Even though gold may have been replaced, at least temporarily, by Bitcoin as an inflation hedge, it appears to be bottoming out—finally. But according to the charts, it’s not yet time to buy the precious metal.
The weekly chart shows that gold broke out of a three-year base in June 2019. From its breakout, it surged 50% to its $2,075-an-ounce peak in August 2020. From that point, bullion declined to $1,680 in March.
But that $1,680 low was significant for a few reasons. First, the decline held exactly at an important support level. Second, gold bounced three times off support by forming “positive volume swings” (higher lows than the prior week and a close above the prior week’s close). Third, downward price momentum was easing—even as gold was hitting lower lows.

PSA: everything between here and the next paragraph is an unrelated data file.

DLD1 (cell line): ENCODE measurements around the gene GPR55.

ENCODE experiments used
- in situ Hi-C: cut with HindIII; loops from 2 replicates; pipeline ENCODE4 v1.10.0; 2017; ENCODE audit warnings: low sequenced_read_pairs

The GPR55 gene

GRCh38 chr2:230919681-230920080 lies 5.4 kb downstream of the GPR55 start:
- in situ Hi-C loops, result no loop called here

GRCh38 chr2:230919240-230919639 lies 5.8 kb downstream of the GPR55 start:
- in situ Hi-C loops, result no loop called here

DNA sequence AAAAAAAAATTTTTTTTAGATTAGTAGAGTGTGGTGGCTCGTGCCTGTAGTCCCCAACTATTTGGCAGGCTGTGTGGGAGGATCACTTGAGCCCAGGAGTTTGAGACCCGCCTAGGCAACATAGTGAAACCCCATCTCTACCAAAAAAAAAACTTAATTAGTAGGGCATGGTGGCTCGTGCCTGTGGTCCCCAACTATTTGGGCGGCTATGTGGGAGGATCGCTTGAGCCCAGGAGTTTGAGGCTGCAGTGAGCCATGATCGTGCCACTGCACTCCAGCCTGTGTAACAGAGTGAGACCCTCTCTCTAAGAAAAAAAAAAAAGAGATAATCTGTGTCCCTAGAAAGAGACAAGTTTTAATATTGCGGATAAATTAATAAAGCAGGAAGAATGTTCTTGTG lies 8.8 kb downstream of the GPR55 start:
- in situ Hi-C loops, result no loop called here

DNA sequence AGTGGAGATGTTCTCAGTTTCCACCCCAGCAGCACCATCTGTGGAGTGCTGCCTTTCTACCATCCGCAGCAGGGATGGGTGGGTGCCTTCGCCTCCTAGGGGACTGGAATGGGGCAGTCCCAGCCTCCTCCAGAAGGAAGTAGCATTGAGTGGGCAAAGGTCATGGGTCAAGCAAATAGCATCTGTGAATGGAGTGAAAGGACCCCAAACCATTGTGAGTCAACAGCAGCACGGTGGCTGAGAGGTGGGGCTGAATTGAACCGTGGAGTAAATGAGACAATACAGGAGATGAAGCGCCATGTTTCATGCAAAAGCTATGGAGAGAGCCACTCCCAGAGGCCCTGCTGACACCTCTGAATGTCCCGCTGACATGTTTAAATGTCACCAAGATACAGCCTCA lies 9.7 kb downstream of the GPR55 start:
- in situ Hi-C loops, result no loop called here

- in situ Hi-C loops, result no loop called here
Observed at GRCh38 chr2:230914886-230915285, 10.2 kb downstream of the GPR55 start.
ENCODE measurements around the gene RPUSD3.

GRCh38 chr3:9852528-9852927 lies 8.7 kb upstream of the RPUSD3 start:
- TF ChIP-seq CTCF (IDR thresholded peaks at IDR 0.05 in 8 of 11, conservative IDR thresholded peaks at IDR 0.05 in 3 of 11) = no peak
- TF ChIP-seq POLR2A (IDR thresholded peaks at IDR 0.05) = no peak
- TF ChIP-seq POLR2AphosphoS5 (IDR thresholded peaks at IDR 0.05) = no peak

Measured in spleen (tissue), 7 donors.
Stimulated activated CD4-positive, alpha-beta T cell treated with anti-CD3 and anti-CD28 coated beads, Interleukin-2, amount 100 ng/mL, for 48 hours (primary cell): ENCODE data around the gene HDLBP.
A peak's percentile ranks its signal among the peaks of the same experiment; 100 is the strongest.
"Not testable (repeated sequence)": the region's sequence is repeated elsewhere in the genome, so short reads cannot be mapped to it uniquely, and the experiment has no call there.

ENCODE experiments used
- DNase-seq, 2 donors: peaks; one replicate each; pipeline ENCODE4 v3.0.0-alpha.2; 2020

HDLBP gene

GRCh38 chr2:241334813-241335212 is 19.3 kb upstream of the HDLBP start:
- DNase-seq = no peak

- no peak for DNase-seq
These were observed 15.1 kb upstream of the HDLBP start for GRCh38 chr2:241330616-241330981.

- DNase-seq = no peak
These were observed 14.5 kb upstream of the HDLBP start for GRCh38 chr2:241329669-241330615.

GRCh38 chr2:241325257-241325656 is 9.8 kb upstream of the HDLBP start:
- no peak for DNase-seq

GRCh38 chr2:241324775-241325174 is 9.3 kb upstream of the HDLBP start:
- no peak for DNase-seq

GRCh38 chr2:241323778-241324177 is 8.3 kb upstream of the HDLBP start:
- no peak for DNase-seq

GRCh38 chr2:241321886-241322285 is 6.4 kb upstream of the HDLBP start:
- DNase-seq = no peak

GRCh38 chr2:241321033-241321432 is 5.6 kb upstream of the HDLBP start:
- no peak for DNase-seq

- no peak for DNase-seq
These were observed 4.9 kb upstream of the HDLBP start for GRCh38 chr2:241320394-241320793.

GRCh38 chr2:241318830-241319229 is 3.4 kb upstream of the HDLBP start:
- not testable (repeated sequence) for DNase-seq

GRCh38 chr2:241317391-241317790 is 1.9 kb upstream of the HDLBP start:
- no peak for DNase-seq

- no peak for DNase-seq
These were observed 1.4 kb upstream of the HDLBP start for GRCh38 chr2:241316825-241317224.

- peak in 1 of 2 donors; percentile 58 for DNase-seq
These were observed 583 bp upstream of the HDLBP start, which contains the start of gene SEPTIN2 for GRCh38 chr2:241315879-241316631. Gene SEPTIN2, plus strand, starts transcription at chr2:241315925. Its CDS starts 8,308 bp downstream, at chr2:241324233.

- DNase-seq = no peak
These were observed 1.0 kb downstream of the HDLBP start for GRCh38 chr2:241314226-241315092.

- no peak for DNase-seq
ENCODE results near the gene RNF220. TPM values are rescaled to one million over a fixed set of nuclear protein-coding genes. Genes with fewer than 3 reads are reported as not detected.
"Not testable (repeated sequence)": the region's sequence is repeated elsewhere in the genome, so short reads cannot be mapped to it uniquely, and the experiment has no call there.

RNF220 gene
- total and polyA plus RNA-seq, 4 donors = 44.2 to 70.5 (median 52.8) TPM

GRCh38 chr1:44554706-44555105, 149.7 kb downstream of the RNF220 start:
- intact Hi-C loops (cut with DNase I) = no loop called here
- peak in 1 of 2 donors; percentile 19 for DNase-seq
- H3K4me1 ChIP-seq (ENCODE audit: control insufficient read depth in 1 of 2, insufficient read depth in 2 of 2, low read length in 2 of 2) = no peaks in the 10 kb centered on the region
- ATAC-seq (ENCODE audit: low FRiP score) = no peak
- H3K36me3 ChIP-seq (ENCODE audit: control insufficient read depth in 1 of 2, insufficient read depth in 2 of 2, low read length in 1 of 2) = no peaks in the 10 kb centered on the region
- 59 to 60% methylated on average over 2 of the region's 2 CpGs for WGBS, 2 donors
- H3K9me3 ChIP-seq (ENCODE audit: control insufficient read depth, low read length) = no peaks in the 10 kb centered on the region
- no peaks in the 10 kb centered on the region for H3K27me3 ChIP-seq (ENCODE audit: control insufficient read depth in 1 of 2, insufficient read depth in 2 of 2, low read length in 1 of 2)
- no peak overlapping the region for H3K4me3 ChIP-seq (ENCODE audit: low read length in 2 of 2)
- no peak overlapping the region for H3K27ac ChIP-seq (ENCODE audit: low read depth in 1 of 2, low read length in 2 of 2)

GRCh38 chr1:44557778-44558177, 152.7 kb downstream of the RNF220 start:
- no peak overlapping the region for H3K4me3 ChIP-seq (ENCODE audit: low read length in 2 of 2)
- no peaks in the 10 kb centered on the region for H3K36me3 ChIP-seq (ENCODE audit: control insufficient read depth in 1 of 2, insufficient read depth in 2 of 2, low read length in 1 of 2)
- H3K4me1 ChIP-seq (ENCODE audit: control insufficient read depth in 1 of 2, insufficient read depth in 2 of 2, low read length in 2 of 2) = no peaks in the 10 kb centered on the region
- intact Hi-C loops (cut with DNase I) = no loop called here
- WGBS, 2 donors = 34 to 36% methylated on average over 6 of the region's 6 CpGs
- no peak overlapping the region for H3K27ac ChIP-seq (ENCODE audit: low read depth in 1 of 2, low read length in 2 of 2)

What should investors look for? Spot gold would confirm that an important bottom was in place once it could close above $1,840. But a weekly close over $1,860 would represent a major breakout above a 15-month downtrend—and serve as a signal to start buying gold again.
Gold has been ignored by investors for the past year. Now is the time to monitor gold’s price closely. It just might surprise and become a timely purchase in the coming months.
Andrew Addison is the author of The Institutional View, a research service that focuses on technical analysis.
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